Kala Zeera: Gurez Valley's Black Gold

Kashmir Magazine

Black Cumin (Kala Zeera) of Gurez valley, growing mostly in the wild, is the most fragrant cumin in the world. The unique herbs that the Gurez valley is bestowed with, have already elevated its position further up, particularly as an important black cumin-growing region. Gurez black cumin is known for its aroma and herbal values throughout the world.

The pyramid shaped beautiful Habba Khatoon peak of Gurez is considered as the hub of Black Cumin, which mostly grows in the wild on the mountain peaks of Gurez, especially on the beautiful Habba Khatoon peak.

But the early and untimely harvesting of black cumin in the forests and mountain peaks has threatened its very existence in the area. The reason is not difficult to guess. The cost it fetches is impressive, going as high as Rs 9000 per kg in the local market.

Black cumin has multi-dimensional values. Medicinal use of black cumin seeds in various traditional herbal systems is known for a wide range of ailments which include several disorders, pain such as chronic headache and back pain, diabetes, paralysis, infection, inflammation, hypertension, and digestive tract-related problems.

Economic experts are of the firm opinion that during pandemic times, especially during the harsh waves of Covid 19, products like cumin and its diverse forms held their fort strong and did good business. And it is in this context that the early harvesting of the black cumin of Gurez needs attention.

The SKUAST scientists are now collecting black cumin corms from all traditional villages of Gurez and evaluating them in Germplasm bank and doing molecular studies. They are doing its DNA and nutritional analysis at Wadoora, a village in Sopore in the Zainageer Block in Baramulla district of Jammu & Kashmir, to get promising black cumin varieties.

The scientists are also trying to grow the black cumin in the wild on traditional agricultural farms in the Gurez area. Besides, some farmers have been doing intercropping of black cumin and saffron on a demonstration basis at 20 different places in south Kashmir’s Pulwama district including Ladhoo, Dusso and Shaar Shali.

What is good news is the villagers are happy with the flowering of the same variety. “We are also holding awareness campaigns with the administration to save the existence of black cumin, and the masses are being given the necessary knowledge. The awareness campaigns are bearing good results,” the SKUAST scientists said and added, “They are starting to take shape as the first crop under demonstration is showing promising growth”.

Bilal Ahmad, Assistant Professor at Sher-e-Kashmir University of Agricultural Sciences and Technology (SKAUST), Srinagar who is also in-charge of research centre established by the University in Izmarg village in Gurez said the valley which was once home to organic Black Cumin has witnessed drastic reduction as people have been prematurely harvesting it. He said to overcome the situation the experts are trying their best to revive this heritage crop.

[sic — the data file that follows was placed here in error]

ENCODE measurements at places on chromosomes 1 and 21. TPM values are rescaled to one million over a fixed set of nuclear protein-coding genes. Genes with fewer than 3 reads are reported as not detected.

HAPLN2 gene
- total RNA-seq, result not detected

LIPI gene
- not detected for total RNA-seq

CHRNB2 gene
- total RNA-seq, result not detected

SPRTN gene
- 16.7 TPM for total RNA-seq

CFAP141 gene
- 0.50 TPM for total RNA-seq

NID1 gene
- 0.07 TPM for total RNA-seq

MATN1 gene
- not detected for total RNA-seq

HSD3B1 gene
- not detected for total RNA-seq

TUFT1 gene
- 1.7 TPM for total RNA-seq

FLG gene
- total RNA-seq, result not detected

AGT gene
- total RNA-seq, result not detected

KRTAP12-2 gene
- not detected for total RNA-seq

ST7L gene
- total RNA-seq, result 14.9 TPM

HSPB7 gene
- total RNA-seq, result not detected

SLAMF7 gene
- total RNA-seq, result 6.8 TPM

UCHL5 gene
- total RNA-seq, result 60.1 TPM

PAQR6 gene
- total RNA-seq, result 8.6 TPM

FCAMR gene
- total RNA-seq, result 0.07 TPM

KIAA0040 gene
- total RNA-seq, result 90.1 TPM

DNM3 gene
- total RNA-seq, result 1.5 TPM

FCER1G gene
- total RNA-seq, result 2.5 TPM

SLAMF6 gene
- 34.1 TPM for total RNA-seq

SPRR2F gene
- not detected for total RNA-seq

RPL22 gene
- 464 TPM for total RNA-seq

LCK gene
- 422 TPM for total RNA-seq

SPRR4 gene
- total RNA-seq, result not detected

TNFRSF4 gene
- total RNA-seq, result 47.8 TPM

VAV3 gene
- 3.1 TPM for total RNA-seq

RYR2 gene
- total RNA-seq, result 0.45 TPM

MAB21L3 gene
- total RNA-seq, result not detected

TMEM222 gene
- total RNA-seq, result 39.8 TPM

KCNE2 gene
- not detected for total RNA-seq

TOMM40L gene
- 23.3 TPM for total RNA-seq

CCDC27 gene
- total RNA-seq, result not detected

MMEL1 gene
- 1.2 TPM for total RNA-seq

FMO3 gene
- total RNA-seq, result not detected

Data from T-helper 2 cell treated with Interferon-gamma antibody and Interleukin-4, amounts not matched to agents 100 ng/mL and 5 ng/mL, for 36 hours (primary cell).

“The SKAUST-Kashmir has started awareness missions across the valley through which knowledge about the good production of the crop is being imparted to common masses. People are being educated that the crop should be harvested at full maturity stage”, Bilal said.

To domesticate this Black Cumin, Bilal said the tubers of the crop were collected from the traditional villages of Gurez and germ plasma bank was established in collaboration with National mission on Himalayan studies in the station to analyze it's nutrition profiling and desirable characteristics following which some lines were chosen and were distributed to farmers.

The authorities in order to ensure domestication of the crop have identified three villages so far where thirty trials were conducted. “Our trials yielded good results and farmers were satisfied with this initiative”, the official said.

He said the authorities are mulling to domesticate the Black Cumin crop in more villages this year being the heritage crop of Gurez valley. “This is aimed to strengthen the socio-economic conditions of the farmers as there is huge demand for the crop in the market”, he also added.

Though the marketing channels for this crop are limited, SKAUST-Kashmir is considering exporting the crop in international markets so that farmers will get maximum benefit.